going for a swim in a New York dumpster. But the highlight for me was the song Paul Shaffer and the band played right after "The Top 10 Things Overheard on
's First Night in Prison." They briefly played and sang, "What's a Nice Kid Like You Doing in a Place Like This?" from the 1966 Hanna-Barbera
TV special. Cool!
YOURS, MINE AND THE BEAVER'S
Posted on Jul 24 2010 by Greg
They were on sale at Big Lots, so we got DVDs of two remakes.
One was the newer version of Yours, Mine and Ours
that recast Lucille Ball
and Henry Fonda
with Rene Russo
and Dennis Quaid
. Ironically, even though the 1968 version starred two iconic legends, the remake seemed more farfetched and broad.
Dennis Quaid played a higher ranking officer who still had plenty of time for his kids and Rene Russo appeared as a quintessential successful businesswoman who also balanced a lot of time bonding with her kids and a talking stick -- and looked fantabulous.
In the original, Henry Fonda played a career military man who had little time for his family until his wife's death forced him to get to know his somewhat resentful children and Lucille Ball played a military nurse. So much for the "phoney, fakey Hollywood" of yesterday as opposed to the "more relatable, honest Hollywood" of today.
That said, even though it did not compare favorably overall to the original, the new Yours Mine and Ours
The 1997 remake of Leave it to Beaver, now largely forgotten while the original series lives on, was just okay. Clearly produced under conflicting circumstances, there was a lot of valiant effort to reproduce the wit of the series. Everyone tried hard, but it felt that, behind the scenes of the film, there was a "classic" camp and a "contemporary' camp at work, very much at odds with each other.
The film went for a retro look, right down to the title in cement, Wally and Beaver walking home over the end credits, vintage cars and June Cleaver's dresses (which were kind of a caricature here), while there was lots of language that you just wouldn't hear in the Cleaver household. It's as if it was forced in, and maybe it was. There was a talented cast, but just not making the magic -- and how can you -- of the marvelous original.
It sure is hard to capture lightning in a bottle -- again and again.
LEAVE IT TO STU'S SHOW!
Posted on Jul 17 2010 by Greg
The big news this year isn't the "latest thing" in Hollywood, it's one of the greatest things in classic TV: Leave it to Beaver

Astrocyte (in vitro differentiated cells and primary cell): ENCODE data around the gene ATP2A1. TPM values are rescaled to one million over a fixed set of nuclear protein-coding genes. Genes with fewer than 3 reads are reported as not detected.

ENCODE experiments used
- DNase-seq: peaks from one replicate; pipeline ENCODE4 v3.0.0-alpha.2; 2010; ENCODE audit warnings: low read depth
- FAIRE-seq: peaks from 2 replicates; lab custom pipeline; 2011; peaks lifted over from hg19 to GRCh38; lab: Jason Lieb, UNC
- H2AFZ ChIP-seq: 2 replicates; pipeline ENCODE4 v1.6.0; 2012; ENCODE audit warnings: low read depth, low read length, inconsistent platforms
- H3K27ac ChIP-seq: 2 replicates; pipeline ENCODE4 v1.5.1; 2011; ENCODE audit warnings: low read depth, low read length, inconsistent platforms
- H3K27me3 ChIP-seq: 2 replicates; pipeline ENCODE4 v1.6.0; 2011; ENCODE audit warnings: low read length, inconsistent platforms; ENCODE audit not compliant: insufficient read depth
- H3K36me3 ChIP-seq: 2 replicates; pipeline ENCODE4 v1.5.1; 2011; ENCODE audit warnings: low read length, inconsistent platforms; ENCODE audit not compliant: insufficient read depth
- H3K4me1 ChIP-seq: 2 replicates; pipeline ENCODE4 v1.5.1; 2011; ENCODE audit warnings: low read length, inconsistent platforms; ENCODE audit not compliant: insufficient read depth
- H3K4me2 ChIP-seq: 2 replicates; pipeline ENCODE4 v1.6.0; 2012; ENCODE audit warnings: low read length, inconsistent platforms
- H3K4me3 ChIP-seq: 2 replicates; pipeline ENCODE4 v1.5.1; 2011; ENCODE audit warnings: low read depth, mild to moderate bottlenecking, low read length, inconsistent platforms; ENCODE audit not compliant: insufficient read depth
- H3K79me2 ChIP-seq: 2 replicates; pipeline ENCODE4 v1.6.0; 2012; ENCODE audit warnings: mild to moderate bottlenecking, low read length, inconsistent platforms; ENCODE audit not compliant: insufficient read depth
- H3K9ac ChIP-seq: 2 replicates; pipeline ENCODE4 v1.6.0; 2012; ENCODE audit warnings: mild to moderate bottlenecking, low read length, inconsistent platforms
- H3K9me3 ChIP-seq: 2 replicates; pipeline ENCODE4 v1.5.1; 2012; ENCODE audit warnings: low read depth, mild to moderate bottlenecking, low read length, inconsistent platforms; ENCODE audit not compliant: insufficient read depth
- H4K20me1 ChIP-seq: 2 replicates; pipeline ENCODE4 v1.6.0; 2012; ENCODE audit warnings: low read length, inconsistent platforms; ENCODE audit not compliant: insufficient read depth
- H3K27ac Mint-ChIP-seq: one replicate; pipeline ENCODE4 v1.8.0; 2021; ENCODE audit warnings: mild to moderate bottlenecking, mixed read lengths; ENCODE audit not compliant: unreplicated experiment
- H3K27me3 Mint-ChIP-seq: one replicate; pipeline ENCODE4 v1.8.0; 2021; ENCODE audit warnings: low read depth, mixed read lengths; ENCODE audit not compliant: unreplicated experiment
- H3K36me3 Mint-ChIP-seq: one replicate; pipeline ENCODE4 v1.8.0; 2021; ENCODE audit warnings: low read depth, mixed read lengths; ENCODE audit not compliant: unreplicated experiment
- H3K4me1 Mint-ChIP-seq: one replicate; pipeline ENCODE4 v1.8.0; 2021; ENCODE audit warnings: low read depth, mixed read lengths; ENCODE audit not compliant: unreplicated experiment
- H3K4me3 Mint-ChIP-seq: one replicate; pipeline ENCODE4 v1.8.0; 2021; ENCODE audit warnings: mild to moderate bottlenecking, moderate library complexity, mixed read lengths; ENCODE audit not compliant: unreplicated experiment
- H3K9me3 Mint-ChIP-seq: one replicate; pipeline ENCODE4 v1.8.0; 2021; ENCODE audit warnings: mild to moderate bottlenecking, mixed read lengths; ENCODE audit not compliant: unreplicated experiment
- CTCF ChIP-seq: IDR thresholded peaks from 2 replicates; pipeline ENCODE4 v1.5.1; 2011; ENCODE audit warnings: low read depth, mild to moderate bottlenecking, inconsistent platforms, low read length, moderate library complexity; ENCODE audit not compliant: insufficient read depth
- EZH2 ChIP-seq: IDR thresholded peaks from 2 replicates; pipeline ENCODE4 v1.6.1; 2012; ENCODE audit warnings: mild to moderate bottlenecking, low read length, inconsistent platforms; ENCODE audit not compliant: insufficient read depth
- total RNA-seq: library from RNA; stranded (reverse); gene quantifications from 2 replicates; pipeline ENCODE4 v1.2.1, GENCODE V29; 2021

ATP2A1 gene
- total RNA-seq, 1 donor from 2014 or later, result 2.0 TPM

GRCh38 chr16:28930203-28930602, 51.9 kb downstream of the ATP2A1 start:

The long awaited for complete series is finally on DVD. Only two seasons had been released for many years, but now Shout! Factory is issuing Season Three through Six individually, with One and Two to follow, as well as the new complete series deluxe boxed set.The Complete Series
box contains an bonus disc with the unaired pilot (which did not feature Tony Dow
or Hugh Beaumont
and included a young Harry Shearer
), a public service film, promos, a vintage board game and two new documentaries: one feature length that focuses on the principals and the show's history and another at featurette length about the supporting cast, particularly Eddie and Lumpy.
The feature video is documentary-style, fairly straightforward and benefits greatly from the presence of Barbara Billingsley
, Jerry Mathers
and Tony Dow, the latter two being involved behind the scenes as well (Mathers' brother Jimmy
The second video, produced and directed by Shostak, takes a more whimsical approach. What fan of "Leave it to Beaver" wouldn't want to see Ken "Eddie" Osmond
and Frank "Lumpy" Bank
give each other "the business?" If they just talked "straight" through, it would not have been as true to the two characters and the actors who, as evidenced on the "Stu's Show" interviews included on the individual discs.
The clips in this segment are exactly the best clips to showcase Eddie and Lumpy. To someone who loves the show, like I do, as soon as each clip came on I laughed, "Oh! I love that episode!" It struck just the right chords.
[Perhaps no other single broadcast has been able to contribute more material to a classic TV series DVD collection than Stu's Show on shokus internet radio. You can also hear Alan Young
and Connie Hines
, the latter in her last interview in the bonus features of Mister Ed
(Young on Season One; Young and Hines on Season Two).]
"Leave it to Beaver" is a landmark show in pop culture history, not because it broke new ground or was particularly innovative, but because it honed in on the life of kids, their relationships with adults and the odd moments of life that still and will always resound, regardless of changing styles and technical inroads.
If you remember it, revisit it afresh. If you have kids, by all means make it part of their lives too. If you don't have kids, it will strike a chord with the kid inside. There's something special about it.
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